Battery swap stations
Among the many challenges posed by EV batteries is the time it takes to recharge. Although this problem may eventually be solved with faster chargers and larger capacity batteries, some car manufacturers are investigating the possibility of swapping batteries.
This sees a vehicle arrive at an interchange station and park in a dedicated bay before an automated system removes the depleted battery from underneath the vehicle. The same system then replaces it with a fully charged unit, allowing the driver to walk away with a fully charged battery, making ‘recharge’ times comparable to filling a petrol car from a pump. The station itself houses charging infrastructure and an inventory of spare batteries ready for use in customer cars.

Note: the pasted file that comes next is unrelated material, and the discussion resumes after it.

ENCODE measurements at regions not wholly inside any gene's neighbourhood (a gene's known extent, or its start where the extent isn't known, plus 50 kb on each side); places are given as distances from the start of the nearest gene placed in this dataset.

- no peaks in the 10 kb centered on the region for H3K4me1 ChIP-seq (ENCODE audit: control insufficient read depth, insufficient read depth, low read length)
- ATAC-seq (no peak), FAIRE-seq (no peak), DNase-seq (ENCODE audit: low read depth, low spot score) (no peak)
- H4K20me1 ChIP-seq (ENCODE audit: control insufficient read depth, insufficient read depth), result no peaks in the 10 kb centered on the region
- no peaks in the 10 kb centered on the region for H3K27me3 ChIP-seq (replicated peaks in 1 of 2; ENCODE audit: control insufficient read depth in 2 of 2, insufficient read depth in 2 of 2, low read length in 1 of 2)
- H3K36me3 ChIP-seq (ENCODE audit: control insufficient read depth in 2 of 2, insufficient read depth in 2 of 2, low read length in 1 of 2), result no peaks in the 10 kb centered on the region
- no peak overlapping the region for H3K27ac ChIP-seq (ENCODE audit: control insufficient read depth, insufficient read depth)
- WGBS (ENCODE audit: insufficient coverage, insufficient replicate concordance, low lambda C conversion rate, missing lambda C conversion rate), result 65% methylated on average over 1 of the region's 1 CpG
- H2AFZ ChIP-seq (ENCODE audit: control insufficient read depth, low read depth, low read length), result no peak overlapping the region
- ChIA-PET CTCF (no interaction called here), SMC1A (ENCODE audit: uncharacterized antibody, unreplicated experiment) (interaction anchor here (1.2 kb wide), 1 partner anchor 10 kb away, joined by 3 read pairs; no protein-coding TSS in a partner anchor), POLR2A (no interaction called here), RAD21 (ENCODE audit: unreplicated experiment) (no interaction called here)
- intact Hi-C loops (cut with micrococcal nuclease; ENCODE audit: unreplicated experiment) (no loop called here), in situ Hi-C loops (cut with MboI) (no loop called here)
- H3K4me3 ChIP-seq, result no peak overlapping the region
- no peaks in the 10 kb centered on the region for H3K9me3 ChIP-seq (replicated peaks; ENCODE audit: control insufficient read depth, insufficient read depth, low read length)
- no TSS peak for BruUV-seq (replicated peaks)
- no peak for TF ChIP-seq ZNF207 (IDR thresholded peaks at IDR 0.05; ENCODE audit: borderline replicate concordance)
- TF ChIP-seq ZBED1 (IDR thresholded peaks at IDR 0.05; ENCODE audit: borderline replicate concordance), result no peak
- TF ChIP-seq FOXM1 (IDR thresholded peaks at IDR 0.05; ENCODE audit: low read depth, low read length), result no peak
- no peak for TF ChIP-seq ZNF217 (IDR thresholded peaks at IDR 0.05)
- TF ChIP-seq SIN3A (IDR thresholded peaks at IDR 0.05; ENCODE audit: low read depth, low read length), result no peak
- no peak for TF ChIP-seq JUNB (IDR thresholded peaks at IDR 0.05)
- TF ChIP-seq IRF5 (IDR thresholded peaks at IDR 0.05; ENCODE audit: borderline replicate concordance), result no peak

Battery price parity with combustion engines
Estimates at the end of 2020 put the average price of an EV battery at $137 per kWh. For illustration, this would mean that a 100 kWh battery like those in the Tesla Model S would cost the manufacturer about $13,700 in total. This is a considerable reduction from the prices of EV batteries in 2010 at the start of the growth phase, when they cost around $1,100 per kWh.
Levers available to manufacturers looking to reduce the cost of batteries include reducing the cost of raw materials through larger-scale mining, reducing process costs, or increasing speed to increase savings. of scale, and technical improvements that optimize battery design and performance.
This is an edited excerpt from Electric vehicles (EV) in Defense – Thematic research report produced by GlobalData Thematic Research.